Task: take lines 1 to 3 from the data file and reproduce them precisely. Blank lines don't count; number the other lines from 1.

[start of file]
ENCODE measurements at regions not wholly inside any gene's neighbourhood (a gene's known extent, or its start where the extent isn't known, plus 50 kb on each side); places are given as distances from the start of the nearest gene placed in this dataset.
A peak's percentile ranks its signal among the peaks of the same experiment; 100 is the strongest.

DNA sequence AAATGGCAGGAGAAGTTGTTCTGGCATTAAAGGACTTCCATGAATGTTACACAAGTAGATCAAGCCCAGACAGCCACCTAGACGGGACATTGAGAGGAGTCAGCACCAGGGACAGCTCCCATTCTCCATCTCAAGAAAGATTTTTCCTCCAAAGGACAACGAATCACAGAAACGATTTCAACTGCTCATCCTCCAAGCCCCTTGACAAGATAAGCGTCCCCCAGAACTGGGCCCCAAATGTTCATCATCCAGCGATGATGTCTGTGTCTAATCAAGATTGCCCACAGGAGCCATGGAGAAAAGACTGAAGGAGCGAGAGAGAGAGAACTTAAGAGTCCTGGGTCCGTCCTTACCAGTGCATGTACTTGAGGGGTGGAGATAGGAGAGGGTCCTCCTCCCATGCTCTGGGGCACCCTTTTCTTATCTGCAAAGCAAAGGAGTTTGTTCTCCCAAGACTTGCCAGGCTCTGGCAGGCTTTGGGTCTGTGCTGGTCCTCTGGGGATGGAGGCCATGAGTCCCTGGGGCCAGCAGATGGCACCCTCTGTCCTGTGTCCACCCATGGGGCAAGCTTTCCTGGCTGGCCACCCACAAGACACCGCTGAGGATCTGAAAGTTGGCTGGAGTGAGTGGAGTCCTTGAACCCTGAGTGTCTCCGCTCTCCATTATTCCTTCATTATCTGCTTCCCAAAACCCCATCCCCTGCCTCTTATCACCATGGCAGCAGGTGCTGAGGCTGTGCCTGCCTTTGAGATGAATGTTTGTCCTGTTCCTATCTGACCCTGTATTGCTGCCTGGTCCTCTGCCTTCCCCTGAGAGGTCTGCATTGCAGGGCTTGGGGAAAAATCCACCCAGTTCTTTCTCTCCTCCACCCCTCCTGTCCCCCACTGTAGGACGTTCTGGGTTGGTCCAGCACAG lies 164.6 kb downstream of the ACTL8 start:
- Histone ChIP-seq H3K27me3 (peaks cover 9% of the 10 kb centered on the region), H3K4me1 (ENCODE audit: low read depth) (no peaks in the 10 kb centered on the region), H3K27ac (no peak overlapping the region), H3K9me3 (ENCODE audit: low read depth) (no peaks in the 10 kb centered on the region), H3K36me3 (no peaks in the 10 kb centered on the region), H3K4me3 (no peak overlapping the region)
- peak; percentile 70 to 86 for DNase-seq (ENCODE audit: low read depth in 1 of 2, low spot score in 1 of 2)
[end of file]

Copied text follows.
ENCODE measurements at regions not wholly inside any gene's neighbourhood (a gene's known extent, or its start where the extent isn't known, plus 50 kb on each side); places are given as distances from the start of the nearest gene placed in this dataset.
A peak's percentile ranks its signal among the peaks of the same experiment; 100 is the strongest.

DNA sequence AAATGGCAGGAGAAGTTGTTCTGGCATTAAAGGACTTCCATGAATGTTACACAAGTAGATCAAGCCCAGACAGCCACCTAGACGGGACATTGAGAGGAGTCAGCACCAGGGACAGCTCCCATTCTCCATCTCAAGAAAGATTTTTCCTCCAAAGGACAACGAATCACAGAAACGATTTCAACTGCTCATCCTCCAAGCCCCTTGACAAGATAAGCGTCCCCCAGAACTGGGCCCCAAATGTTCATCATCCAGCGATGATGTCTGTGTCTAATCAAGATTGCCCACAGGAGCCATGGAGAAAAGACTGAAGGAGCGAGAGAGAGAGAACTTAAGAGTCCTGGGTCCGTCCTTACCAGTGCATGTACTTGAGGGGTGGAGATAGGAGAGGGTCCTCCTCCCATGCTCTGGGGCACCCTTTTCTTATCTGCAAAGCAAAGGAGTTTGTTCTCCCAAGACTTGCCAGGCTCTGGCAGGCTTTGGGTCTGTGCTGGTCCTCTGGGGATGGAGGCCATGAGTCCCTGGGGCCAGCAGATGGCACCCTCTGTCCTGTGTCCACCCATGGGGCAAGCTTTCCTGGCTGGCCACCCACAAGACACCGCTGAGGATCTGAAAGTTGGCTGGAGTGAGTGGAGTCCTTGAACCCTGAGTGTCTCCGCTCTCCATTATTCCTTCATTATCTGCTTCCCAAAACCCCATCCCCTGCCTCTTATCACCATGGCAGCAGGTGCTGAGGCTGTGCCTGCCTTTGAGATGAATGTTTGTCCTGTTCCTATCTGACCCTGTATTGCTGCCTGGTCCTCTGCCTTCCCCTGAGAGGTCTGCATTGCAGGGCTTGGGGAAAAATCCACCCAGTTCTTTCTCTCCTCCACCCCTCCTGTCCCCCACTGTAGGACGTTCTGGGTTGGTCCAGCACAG lies 164.6 kb downstream of the ACTL8 start: